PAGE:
Thursday, November 1

A Lament for the Trick-or-Treat

The Halloween ritual of trick-or-treating is really the only American cultural event left in which we have to interact with our actual geographical neighbors, even if it is only demanding candy from behind a mask. And it looks like it may be going the way of the Christmas carolers, that is out of existence. Just like everywhere else in the country, hundreds of families drove to the Southgate mall in Missoula as an alternative to the traditional practice of walking around their own blocks. Other families took part in church events, or simply opted out. Jen and I did hand out two pieces of candy to a couple of intrepid ghosts last night, but I know others who had to eat the entire bags themselves.

The transition makes a certain degree of sense. Probably more than anything, parents claim safety concerns. While it is doubtful that Halloween has become that much more dangerous than it was in the past, it certainly is true that our threshold for caution has increased. And not being a parent myself, I'll just refrain from commenting on this. The weather is also a factor. I spoke to an elderly lady yesterday who grew up in Butte, Montana. She remembers trudging through snow in order to go from house to house in her neighborhood. She said she doesn't blame the kids these days for preferring the climate-controlled mall, but she does miss seeing all of their costumes when they used to come by her house.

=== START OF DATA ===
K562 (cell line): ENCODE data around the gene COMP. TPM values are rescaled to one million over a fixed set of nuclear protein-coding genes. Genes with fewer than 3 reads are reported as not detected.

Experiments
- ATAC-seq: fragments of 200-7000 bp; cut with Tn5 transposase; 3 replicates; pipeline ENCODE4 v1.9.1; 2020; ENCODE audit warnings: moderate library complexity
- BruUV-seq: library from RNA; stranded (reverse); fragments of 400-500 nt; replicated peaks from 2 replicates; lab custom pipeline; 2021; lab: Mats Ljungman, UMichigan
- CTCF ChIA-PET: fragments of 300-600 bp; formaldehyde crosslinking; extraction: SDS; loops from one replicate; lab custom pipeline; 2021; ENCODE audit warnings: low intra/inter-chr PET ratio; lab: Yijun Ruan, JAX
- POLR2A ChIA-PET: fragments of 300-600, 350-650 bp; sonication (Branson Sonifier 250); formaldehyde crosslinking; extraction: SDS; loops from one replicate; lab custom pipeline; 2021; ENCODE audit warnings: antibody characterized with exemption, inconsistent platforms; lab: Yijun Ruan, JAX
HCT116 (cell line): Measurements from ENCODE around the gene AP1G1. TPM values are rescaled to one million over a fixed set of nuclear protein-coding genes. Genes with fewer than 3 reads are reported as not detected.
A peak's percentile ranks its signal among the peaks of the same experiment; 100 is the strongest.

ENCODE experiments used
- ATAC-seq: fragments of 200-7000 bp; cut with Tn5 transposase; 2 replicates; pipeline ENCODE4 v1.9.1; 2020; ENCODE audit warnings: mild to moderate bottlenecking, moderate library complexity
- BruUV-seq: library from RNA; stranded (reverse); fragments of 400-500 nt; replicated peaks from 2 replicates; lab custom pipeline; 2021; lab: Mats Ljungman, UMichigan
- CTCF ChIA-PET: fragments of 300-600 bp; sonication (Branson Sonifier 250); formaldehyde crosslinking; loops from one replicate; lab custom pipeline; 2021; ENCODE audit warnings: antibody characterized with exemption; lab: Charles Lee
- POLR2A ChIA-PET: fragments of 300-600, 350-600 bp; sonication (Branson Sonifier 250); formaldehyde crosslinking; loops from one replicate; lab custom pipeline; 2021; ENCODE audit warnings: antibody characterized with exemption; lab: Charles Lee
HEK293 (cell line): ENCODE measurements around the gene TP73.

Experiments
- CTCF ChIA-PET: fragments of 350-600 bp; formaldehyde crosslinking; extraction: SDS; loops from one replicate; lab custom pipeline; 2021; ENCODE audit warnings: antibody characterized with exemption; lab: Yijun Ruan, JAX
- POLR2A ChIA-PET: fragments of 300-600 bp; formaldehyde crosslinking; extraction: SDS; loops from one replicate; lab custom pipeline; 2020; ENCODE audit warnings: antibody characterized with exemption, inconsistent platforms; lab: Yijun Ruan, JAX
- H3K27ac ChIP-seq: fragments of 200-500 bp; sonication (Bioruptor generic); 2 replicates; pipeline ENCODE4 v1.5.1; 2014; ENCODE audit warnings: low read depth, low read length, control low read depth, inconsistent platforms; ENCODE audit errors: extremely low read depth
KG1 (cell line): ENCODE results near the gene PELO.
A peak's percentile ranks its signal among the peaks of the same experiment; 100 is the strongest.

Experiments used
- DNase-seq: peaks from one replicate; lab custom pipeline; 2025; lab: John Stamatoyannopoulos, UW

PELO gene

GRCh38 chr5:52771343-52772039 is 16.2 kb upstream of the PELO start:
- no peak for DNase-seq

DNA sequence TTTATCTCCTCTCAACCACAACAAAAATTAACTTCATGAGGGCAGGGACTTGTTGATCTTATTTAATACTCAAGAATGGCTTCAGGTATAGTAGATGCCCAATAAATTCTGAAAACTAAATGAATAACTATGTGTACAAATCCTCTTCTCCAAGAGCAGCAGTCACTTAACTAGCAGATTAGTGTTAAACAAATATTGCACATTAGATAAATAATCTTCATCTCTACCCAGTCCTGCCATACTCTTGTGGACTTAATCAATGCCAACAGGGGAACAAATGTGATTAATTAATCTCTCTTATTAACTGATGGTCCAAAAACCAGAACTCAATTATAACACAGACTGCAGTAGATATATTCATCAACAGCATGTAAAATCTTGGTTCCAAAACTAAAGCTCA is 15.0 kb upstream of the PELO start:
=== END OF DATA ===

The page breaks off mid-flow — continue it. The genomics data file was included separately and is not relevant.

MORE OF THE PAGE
And then there is just the fact that the growing lower-density developments in exurbs don't lend themselves to walking door to door anyway. Suburban development is usually not organized around facilitating socialization between neighbors. Often quite the opposite.

Halloween has also become a victim of the culture wars. Certain groups of Christians, who previously considered the holiday to be harmless spooky fun, suddenly decided that it was actually rife with sinister pagan symbolism. Tracts on the history of Halloween popped up, and parents were encouraged to find a church-based alternative. Ironically, this attitude then encourages Wiccans and other like-minded people, who previously may have shrugged off the holiday, to invest it with more significance themselves. And the cycle is perpetuated.

I don't want to pass judgment on decisions that families make (I don't even know what I would do). And there is nothing particularly inspiring about the practice of Trick-or-treating itself. Dentists have always hated it, and the old trope about bullies stealing candy surely still has some merit. In other words, I'm not holding onto the tradition out of pure sentimental impulse. However, if Trick-or-treat activity serves as a barometer for the social health of a neighborhood, it's worth noting that the practice is slowly slipping away.

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